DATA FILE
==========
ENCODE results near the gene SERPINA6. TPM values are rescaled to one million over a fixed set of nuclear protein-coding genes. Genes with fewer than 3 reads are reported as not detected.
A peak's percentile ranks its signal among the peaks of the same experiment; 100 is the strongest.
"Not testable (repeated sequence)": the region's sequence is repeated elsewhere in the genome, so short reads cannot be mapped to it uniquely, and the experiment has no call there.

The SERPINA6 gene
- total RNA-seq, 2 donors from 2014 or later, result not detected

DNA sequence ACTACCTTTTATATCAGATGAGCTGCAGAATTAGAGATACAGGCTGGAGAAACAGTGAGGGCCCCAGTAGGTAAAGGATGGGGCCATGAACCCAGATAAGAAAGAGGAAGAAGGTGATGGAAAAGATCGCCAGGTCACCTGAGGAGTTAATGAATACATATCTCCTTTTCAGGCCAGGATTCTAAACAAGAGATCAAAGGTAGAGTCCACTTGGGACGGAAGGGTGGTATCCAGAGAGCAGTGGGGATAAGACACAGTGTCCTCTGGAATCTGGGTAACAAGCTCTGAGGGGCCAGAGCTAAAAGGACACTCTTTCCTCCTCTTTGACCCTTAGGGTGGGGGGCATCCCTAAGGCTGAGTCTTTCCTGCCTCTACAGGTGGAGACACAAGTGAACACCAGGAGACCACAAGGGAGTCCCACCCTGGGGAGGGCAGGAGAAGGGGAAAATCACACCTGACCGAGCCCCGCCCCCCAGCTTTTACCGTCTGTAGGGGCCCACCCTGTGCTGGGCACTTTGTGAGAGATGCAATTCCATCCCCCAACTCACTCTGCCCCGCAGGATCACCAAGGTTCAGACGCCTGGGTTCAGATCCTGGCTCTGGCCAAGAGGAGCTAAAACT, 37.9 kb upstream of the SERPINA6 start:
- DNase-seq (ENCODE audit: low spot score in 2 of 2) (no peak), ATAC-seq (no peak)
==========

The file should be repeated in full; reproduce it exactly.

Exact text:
ENCODE results near the gene SERPINA6. TPM values are rescaled to one million over a fixed set of nuclear protein-coding genes. Genes with fewer than 3 reads are reported as not detected.
A peak's percentile ranks its signal among the peaks of the same experiment; 100 is the strongest.
"Not testable (repeated sequence)": the region's sequence is repeated elsewhere in the genome, so short reads cannot be mapped to it uniquely, and the experiment has no call there.

The SERPINA6 gene
- total RNA-seq, 2 donors from 2014 or later, result not detected

DNA sequence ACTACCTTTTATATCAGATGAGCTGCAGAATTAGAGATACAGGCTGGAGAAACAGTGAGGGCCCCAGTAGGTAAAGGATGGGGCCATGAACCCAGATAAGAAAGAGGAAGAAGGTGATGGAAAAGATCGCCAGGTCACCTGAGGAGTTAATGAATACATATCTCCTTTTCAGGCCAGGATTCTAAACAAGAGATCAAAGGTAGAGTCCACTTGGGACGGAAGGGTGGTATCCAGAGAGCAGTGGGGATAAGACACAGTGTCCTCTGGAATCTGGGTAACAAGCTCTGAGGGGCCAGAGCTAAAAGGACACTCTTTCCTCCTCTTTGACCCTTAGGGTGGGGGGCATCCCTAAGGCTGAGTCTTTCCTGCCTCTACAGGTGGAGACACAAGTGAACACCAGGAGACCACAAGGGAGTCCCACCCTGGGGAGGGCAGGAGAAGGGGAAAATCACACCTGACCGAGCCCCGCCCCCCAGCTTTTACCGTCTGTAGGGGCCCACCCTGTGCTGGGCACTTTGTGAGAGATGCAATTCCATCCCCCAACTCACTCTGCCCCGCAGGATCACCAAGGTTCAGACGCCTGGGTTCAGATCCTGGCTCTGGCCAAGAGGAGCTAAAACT, 37.9 kb upstream of the SERPINA6 start:
- DNase-seq (ENCODE audit: low spot score in 2 of 2) (no peak), ATAC-seq (no peak)